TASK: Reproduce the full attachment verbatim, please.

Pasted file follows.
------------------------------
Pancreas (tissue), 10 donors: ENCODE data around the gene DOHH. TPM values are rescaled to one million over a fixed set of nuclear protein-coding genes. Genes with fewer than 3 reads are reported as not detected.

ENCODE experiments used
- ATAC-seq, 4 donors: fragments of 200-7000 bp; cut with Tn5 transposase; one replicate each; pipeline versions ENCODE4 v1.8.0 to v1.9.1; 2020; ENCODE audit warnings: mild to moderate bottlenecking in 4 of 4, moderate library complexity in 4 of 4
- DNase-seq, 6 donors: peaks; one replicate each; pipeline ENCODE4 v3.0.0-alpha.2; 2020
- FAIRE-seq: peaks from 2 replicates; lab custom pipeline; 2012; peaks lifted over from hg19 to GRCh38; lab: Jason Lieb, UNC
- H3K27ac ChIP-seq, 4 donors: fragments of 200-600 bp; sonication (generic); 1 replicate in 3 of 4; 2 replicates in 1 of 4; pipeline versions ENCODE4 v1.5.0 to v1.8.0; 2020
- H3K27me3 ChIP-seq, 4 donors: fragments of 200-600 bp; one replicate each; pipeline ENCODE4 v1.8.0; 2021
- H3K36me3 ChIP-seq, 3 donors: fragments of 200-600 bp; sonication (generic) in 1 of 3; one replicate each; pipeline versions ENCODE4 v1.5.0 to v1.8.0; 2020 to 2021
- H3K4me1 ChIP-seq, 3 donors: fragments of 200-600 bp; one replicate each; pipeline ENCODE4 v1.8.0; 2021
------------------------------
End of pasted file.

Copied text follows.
Pancreas (tissue), 10 donors: ENCODE data around the gene DOHH. TPM values are rescaled to one million over a fixed set of nuclear protein-coding genes. Genes with fewer than 3 reads are reported as not detected.

ENCODE experiments used
- ATAC-seq, 4 donors: fragments of 200-7000 bp; cut with Tn5 transposase; one replicate each; pipeline versions ENCODE4 v1.8.0 to v1.9.1; 2020; ENCODE audit warnings: mild to moderate bottlenecking in 4 of 4, moderate library complexity in 4 of 4
- DNase-seq, 6 donors: peaks; one replicate each; pipeline ENCODE4 v3.0.0-alpha.2; 2020
- FAIRE-seq: peaks from 2 replicates; lab custom pipeline; 2012; peaks lifted over from hg19 to GRCh38; lab: Jason Lieb, UNC
- H3K27ac ChIP-seq, 4 donors: fragments of 200-600 bp; sonication (generic); 1 replicate in 3 of 4; 2 replicates in 1 of 4; pipeline versions ENCODE4 v1.5.0 to v1.8.0; 2020
- H3K27me3 ChIP-seq, 4 donors: fragments of 200-600 bp; one replicate each; pipeline ENCODE4 v1.8.0; 2021
- H3K36me3 ChIP-seq, 3 donors: fragments of 200-600 bp; sonication (generic) in 1 of 3; one replicate each; pipeline versions ENCODE4 v1.5.0 to v1.8.0; 2020 to 2021
- H3K4me1 ChIP-seq, 3 donors: fragments of 200-600 bp; one replicate each; pipeline ENCODE4 v1.8.0; 2021